The outstanding question I have: will the Toyota-badged 86's now being sold stateside behave more like the BRZ, the FR-S, or somewhere between?  If I was picking between just the Subaru and the Scion, my personal preference would probably be to go with the Suburu...but I definitely like the 86 nameplate, which I know is dumb, but I want to wait until we get some detailed 3-way impressions (BRZ vs FR-S vs 86).

Sorry for the long post, but I've spent a LOT of time on various car forums lately and have a lot of research clanging around my brain at the moment!

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Well, if you believe Assetto Corsa (and based on their Mustang, I really do!), the Toyota GT86 handles like that description of the BRZ.  It's downright hard to get the rear out without doing something dramatic. 

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nhill40   

Ha, true!

Some of this might be down to the sim though, too.  Not many cars seem overly tail happy to me in AC (usually battling understeer, personally).

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9 hours ago, nhill40 said:

The outstanding question I have: will the Toyota-badged 86's now being sold stateside....

Nick, not correct. The 2017 Toyota 86 is different than the Euro and Asian GT86. The U.S. Toyota 86 is the rebadged Scion FR-S with like 5+ more horsepower (whoopee), new front and back end, and some very modest tweaks to the ride in the suspension (so I've read).

On the street, keep the stability control on. On the weekends at the autocross, turn it off. That is where you can learn the car control. ;)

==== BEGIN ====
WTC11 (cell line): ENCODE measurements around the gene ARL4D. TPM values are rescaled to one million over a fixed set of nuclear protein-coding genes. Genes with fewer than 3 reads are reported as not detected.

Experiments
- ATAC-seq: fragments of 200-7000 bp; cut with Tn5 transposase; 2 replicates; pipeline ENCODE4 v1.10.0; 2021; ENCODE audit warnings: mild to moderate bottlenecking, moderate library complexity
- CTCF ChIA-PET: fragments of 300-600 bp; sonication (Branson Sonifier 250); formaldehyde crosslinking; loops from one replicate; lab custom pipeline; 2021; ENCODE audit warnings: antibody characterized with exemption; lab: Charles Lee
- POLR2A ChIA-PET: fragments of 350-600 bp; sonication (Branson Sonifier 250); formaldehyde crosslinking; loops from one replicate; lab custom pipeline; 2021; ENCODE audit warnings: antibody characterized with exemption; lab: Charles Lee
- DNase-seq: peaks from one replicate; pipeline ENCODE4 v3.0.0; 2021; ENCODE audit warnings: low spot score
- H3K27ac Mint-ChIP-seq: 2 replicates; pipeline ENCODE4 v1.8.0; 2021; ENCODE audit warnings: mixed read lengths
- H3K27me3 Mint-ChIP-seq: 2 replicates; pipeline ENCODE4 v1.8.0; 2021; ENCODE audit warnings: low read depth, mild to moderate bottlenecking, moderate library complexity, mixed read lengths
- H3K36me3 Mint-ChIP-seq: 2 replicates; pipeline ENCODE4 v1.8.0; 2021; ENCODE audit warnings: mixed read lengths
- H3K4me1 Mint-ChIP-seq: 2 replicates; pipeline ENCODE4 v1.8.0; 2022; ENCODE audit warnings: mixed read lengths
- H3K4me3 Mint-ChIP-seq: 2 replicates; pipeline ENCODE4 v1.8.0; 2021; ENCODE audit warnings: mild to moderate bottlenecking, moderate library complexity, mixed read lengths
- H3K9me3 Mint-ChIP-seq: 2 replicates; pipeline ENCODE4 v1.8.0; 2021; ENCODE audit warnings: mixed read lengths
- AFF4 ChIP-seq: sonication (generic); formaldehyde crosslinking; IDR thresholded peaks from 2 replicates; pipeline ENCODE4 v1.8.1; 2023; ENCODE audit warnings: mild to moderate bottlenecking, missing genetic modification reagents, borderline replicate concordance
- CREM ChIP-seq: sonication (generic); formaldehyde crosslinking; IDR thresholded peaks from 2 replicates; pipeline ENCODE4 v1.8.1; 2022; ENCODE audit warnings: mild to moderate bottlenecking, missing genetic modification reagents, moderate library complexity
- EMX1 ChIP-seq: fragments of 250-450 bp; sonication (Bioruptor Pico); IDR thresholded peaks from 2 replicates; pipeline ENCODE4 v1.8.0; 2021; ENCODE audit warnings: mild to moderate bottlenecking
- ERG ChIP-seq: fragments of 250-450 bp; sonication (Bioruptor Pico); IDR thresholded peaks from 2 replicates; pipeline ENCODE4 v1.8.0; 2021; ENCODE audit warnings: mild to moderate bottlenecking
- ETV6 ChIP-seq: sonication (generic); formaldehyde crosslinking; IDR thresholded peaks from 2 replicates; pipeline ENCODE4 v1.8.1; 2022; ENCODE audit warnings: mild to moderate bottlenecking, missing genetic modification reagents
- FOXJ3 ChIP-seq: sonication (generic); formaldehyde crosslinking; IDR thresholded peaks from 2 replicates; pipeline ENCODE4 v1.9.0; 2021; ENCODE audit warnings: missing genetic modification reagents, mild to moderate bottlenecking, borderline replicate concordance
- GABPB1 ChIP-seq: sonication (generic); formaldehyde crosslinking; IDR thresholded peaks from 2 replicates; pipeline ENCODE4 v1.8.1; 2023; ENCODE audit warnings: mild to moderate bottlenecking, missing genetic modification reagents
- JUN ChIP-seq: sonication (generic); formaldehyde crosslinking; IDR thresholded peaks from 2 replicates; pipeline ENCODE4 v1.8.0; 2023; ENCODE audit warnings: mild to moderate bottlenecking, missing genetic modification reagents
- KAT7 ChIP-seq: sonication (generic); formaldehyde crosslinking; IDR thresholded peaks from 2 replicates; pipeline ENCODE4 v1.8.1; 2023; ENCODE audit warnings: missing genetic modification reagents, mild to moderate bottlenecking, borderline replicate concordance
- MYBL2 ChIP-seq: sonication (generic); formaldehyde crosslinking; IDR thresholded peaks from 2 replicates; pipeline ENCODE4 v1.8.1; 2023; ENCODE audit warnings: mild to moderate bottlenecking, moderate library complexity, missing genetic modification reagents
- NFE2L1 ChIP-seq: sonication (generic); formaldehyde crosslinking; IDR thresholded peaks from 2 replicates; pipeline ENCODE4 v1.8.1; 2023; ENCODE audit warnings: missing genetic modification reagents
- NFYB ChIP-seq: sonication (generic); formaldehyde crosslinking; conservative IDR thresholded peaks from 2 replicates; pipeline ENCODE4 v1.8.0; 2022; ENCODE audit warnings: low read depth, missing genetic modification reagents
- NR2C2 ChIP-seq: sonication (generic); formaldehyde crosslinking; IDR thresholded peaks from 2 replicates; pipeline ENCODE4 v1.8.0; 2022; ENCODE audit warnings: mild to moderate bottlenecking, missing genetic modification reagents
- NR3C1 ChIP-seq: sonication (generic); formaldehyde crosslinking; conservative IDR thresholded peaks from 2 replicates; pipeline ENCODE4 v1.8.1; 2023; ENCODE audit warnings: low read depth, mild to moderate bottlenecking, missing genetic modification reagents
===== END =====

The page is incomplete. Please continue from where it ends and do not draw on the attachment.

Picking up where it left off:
The suspension on either the BRZ or FR-S or Toyota 86 doesn't need any aftermarket (at least initially).

https://www.quora.com/What-are-the-differences-if-any-between-the-Toyota-GT-86-FT-86-Scion-FR-S-and-the-Subaru-BR-Z

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kludger   

Wow congrats @arthur666! Very nice RS :thumbsup:

Your experience with the loose rear end could also be caused by cold weather if it still has the stock "hard" Michelin Primacy tires which make the car feel lively during the summer (they slide and squeal very satisfactorily) but during winter they never heat up enough to get much grip... 

@nhill40 good question about the '17 Toyota suspension, my favorite forum for BRZ/86 info is (I'm kludger on there too):
http://www.ft86club.com/forums/index.php

Lots of good info there, I've been busy the last few months with prep for a house sale and move so haven't kept up with what the '17 models changed (and also because I'm happy with my '13) so I not sure off hand, but I'm sure the threads there on the '17 will have all the details on what changed and how it compares to the first gen, especially since some of the forum members were planning to do the upgrade. Also there's lots of people who post their BRZ/FR-S for sale on there when they decide to move on to other cars, so also might be a good source for a used one, although personally I would probably stay away from the ones with Turbo/Supercharger mods... too many variables to know for sure how sorted a large mod like that is on a particular used car and I don't want to buy someone else's Frankenstein...

Good luck with the car search/decision, keep us up to date if you end up test driving one.

PS, if anyone is curious I had some pictures of my 86 in this post:

http://www.ft86club.com/forums/showthread.php?t=45755

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nhill40   

Thanks @kludger, great info!

I think your advice on turbo/supercharger mods is solid.  If nothing else, I would assume anyone who would go to the trouble to put on a turbo/supercharger probably flogged the poor little thing pretty hard! :)